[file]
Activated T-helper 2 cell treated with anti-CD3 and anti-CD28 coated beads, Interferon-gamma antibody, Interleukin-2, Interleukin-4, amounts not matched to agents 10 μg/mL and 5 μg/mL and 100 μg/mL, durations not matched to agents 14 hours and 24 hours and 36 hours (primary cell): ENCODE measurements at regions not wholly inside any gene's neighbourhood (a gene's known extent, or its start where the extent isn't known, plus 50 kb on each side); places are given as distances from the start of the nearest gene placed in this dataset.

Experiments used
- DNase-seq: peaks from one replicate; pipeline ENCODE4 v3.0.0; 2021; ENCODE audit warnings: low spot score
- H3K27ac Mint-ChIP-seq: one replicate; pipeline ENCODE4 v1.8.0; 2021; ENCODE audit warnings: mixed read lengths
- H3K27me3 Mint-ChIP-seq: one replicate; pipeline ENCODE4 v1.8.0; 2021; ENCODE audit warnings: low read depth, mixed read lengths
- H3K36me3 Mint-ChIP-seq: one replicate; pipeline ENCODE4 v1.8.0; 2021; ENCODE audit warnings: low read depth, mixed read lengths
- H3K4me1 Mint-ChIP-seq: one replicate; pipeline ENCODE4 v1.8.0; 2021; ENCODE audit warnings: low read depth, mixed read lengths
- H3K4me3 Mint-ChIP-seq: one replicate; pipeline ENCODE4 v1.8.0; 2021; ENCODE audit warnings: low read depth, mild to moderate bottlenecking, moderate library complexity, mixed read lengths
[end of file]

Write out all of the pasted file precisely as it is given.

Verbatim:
Activated T-helper 2 cell treated with anti-CD3 and anti-CD28 coated beads, Interferon-gamma antibody, Interleukin-2, Interleukin-4, amounts not matched to agents 10 μg/mL and 5 μg/mL and 100 μg/mL, durations not matched to agents 14 hours and 24 hours and 36 hours (primary cell): ENCODE measurements at regions not wholly inside any gene's neighbourhood (a gene's known extent, or its start where the extent isn't known, plus 50 kb on each side); places are given as distances from the start of the nearest gene placed in this dataset.

Experiments used
- DNase-seq: peaks from one replicate; pipeline ENCODE4 v3.0.0; 2021; ENCODE audit warnings: low spot score
- H3K27ac Mint-ChIP-seq: one replicate; pipeline ENCODE4 v1.8.0; 2021; ENCODE audit warnings: mixed read lengths
- H3K27me3 Mint-ChIP-seq: one replicate; pipeline ENCODE4 v1.8.0; 2021; ENCODE audit warnings: low read depth, mixed read lengths
- H3K36me3 Mint-ChIP-seq: one replicate; pipeline ENCODE4 v1.8.0; 2021; ENCODE audit warnings: low read depth, mixed read lengths
- H3K4me1 Mint-ChIP-seq: one replicate; pipeline ENCODE4 v1.8.0; 2021; ENCODE audit warnings: low read depth, mixed read lengths
- H3K4me3 Mint-ChIP-seq: one replicate; pipeline ENCODE4 v1.8.0; 2021; ENCODE audit warnings: low read depth, mild to moderate bottlenecking, moderate library complexity, mixed read lengths